Scientists have discovered an extraordinarily bright isolated star in a nearby galaxy — the star is 3 million times brighter than the Sun. All previous similar “superstars” were found in star clusters, but this brilliant beacon shines in solitary splendor. The origin of this star is mysterious: Did it form in isolation, or was it ejected from a cluster? Either option challenges astronomers’ understanding of star formation.

An international team of astronomers has used the European Southern Observatory’s (ESO) Very Large Telescope (VLT) to carefully study the star VFTS 682 in the Large Magellanic Cloud, a small neighboring galaxy to the Milky Way. By analyzing the star’s light, using the FLAMES instrument on the VLT, they found that it is about 150 times the mass of the Sun. Stars like these have so far only been found in the crowded centers of star clusters, but VFTS 682 lies on its own.

“We were very surprised to find such a massive star on its own and not in a rich star cluster,” said Joachim Bestenlehner from the Armagh Observatory in Northern Ireland. “Its origin is mysterious.”

This star was spotted earlier in a survey of the most brilliant stars in and around the Tarantula Nebula in the Large Magellanic Cloud. It lies in a stellar nursery — a huge region of gas, dust, and young stars — that is the most active star-forming region in the Local Group of galaxies. At first glance, VFTS 682 was thought to be hot, young, and bright, but unremarkable. But the new study using the VLT has found that much of the star’s energy is being absorbed and scattered by dust clouds before it gets to Earth. It is actually more luminous than previously thought and among the brightest stars known.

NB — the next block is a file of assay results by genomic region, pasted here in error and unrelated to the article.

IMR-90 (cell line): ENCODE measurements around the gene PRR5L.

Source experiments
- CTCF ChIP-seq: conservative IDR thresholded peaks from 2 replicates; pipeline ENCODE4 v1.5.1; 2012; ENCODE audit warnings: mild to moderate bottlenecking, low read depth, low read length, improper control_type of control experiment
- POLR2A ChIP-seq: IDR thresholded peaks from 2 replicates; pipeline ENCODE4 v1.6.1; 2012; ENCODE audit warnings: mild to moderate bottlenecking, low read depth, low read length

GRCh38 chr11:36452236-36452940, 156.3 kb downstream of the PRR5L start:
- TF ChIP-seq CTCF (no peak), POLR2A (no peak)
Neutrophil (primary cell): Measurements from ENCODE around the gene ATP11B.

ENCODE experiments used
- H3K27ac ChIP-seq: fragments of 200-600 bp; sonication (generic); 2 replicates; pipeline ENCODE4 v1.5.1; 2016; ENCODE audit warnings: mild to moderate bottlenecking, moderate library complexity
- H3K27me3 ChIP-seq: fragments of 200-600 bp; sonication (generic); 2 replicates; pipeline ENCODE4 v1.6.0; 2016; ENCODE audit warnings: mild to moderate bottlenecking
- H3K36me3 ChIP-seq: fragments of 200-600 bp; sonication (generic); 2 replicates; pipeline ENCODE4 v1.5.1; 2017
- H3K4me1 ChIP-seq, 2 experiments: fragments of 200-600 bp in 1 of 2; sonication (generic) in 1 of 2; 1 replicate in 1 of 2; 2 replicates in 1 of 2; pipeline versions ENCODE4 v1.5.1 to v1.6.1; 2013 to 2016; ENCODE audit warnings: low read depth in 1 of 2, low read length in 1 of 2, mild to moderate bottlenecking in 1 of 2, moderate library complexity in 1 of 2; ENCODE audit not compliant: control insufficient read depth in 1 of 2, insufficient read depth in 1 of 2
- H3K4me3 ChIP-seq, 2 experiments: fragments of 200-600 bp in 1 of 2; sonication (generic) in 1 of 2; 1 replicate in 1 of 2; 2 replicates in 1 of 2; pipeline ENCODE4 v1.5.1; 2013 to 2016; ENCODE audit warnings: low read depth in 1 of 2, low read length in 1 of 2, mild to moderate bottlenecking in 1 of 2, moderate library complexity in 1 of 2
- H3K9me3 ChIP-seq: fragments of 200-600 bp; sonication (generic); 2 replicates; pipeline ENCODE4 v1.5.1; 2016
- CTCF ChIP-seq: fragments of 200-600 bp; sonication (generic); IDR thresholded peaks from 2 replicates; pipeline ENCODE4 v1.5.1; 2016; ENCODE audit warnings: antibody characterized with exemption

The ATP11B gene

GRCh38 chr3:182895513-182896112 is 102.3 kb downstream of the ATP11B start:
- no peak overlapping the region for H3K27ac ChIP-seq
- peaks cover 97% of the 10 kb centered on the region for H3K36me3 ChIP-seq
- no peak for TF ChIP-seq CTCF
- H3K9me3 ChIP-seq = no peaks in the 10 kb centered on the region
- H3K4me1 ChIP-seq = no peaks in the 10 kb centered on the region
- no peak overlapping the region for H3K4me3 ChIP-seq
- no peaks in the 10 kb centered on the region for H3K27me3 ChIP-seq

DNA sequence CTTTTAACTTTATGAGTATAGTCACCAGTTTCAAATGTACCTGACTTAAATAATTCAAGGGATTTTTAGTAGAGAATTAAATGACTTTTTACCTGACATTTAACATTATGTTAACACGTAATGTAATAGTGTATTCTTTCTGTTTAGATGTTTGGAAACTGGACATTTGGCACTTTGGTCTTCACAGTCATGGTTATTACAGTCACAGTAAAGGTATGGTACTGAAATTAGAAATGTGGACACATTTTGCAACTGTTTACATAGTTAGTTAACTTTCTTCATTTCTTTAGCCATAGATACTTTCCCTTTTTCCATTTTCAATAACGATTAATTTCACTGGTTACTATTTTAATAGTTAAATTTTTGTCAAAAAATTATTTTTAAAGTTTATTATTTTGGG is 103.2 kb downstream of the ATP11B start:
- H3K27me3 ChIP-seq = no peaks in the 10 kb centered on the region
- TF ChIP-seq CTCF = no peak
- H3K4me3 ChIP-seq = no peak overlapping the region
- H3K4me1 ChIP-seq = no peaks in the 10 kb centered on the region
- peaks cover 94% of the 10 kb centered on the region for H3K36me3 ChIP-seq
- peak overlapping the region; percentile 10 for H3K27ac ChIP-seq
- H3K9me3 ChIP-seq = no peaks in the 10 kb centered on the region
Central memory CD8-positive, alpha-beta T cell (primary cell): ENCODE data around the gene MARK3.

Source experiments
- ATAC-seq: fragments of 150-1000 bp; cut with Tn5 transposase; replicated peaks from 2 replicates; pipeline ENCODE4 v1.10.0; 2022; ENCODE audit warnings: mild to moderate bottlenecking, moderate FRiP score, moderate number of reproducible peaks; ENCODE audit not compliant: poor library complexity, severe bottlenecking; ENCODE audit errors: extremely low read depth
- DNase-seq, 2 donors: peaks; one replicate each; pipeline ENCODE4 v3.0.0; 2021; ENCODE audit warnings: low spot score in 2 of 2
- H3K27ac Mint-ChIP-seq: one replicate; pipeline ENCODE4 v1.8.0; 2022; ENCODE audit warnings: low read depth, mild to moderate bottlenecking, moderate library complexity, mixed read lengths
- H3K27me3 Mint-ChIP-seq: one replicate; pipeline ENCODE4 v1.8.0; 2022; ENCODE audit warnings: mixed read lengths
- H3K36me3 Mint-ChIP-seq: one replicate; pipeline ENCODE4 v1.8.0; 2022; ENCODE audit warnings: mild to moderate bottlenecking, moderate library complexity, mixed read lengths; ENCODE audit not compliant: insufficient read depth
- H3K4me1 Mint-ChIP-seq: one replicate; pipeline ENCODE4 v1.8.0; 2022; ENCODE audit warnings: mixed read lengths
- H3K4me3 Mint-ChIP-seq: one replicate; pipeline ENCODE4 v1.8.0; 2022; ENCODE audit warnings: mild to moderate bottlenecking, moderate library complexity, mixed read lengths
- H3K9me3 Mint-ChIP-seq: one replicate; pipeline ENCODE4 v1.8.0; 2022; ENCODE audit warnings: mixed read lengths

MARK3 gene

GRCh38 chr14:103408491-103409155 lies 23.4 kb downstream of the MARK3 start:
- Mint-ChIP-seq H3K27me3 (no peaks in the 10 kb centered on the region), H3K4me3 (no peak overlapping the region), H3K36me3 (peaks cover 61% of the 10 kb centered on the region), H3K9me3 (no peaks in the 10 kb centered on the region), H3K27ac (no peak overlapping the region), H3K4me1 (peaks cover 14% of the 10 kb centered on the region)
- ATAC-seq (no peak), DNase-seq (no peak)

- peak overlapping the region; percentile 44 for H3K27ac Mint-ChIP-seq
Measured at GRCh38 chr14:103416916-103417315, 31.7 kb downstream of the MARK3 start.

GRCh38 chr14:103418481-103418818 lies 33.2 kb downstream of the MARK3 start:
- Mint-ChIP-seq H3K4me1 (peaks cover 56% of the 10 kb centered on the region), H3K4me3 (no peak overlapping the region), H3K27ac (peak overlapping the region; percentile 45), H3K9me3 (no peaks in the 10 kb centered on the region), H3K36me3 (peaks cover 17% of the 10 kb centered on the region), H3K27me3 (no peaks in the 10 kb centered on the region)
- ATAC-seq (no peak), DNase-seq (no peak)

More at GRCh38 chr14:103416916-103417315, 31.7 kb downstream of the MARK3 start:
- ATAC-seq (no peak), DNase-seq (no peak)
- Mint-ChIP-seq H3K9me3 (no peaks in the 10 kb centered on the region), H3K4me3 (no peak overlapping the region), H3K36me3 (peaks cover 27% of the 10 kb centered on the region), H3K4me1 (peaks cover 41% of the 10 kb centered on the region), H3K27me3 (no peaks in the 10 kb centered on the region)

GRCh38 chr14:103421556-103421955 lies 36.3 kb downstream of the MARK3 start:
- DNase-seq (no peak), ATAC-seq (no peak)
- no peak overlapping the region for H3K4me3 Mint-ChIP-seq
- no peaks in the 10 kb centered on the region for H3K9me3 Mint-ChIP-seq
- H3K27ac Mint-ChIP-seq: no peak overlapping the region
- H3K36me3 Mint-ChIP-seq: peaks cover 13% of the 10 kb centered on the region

Red and infrared light emitted by the star can get through the dust, but the shorter-wavelength blue and green light is scattered more and lost. As a result, the star appears reddish, although if the view were unobstructed, it would shine a brilliant blue-white.

As well as being bright, VFTS 682 is also hot, with a surface temperature of about 90,000° Fahrenheit (50,000° Celsius). Stars with these unusual properties may end their short lives not just as supernovae, as is normal for high-mass stars, but just possibly as even more dramatic long-duration gamma-ray bursts, the brightest explosions in the universe.

Although VFTS 682 seems to now be alone, it is not far away from the rich star cluster RMC 136, which contains several similar “superstars.”

“The new results show that VFTS 682 is a near identical twin of one of the brightest superstars at the heart of the R136 star cluster,” said Paco Najarro from the Center of Astrobiology, Madrid, Spain.

Is it possible that VFTS 682 formed there and was ejected? Such “runaway stars” are known, but all are much smaller than VFTS 682, and it would be interesting to see how such a heavy star could be thrown from the cluster by gravitational interactions.

“It seems to be easier to form the biggest and brightest stars in rich star clusters,” said Jorick Vink from the Armagh Observatory. “And, although it may be possible, it is harder to understand how these brilliant beacons could form on their own. This makes VFTS 682 a really fascinating object.”


0

JOIN THE DISCUSSION

Read and share your comments on this article
Comment on this article
Want to leave a comment?
Only registered members of Astronomy.com are allowed to comment on this article. Registration is FREE and only takes a couple minutes.

Login or Register now.
0 comments
ADVERTISEMENT

FREE EMAIL NEWSLETTER

Receive news, sky-event information, observing tips, and more from Astronomy's weekly email newsletter.

ADVERTISEMENT
ADVERTISEMENT
BoxProductcovernov

Click here to receive a FREE e-Guide exclusively from Astronomy magazine.

Find us on Facebook

Loading...